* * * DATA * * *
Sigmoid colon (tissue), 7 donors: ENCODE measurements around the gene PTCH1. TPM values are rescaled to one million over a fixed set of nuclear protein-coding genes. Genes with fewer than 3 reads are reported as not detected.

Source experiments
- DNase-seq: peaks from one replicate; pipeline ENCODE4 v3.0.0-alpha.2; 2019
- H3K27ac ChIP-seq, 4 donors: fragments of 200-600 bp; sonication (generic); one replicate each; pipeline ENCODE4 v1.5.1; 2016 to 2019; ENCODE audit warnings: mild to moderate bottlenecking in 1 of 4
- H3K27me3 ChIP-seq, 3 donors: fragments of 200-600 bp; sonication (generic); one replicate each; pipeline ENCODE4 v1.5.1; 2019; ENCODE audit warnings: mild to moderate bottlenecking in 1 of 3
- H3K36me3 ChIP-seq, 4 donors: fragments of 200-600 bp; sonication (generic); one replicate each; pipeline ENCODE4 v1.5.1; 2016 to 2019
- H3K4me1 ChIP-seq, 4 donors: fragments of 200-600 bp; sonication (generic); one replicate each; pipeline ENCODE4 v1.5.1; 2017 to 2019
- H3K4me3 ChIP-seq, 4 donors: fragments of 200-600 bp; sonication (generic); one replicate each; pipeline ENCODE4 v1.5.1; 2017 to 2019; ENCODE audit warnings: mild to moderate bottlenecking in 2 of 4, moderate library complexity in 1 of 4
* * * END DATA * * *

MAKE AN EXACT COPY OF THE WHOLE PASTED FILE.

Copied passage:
Sigmoid colon (tissue), 7 donors: ENCODE measurements around the gene PTCH1. TPM values are rescaled to one million over a fixed set of nuclear protein-coding genes. Genes with fewer than 3 reads are reported as not detected.

Source experiments
- DNase-seq: peaks from one replicate; pipeline ENCODE4 v3.0.0-alpha.2; 2019
- H3K27ac ChIP-seq, 4 donors: fragments of 200-600 bp; sonication (generic); one replicate each; pipeline ENCODE4 v1.5.1; 2016 to 2019; ENCODE audit warnings: mild to moderate bottlenecking in 1 of 4
- H3K27me3 ChIP-seq, 3 donors: fragments of 200-600 bp; sonication (generic); one replicate each; pipeline ENCODE4 v1.5.1; 2019; ENCODE audit warnings: mild to moderate bottlenecking in 1 of 3
- H3K36me3 ChIP-seq, 4 donors: fragments of 200-600 bp; sonication (generic); one replicate each; pipeline ENCODE4 v1.5.1; 2016 to 2019
- H3K4me1 ChIP-seq, 4 donors: fragments of 200-600 bp; sonication (generic); one replicate each; pipeline ENCODE4 v1.5.1; 2017 to 2019
- H3K4me3 ChIP-seq, 4 donors: fragments of 200-600 bp; sonication (generic); one replicate each; pipeline ENCODE4 v1.5.1; 2017 to 2019; ENCODE audit warnings: mild to moderate bottlenecking in 2 of 4, moderate library complexity in 1 of 4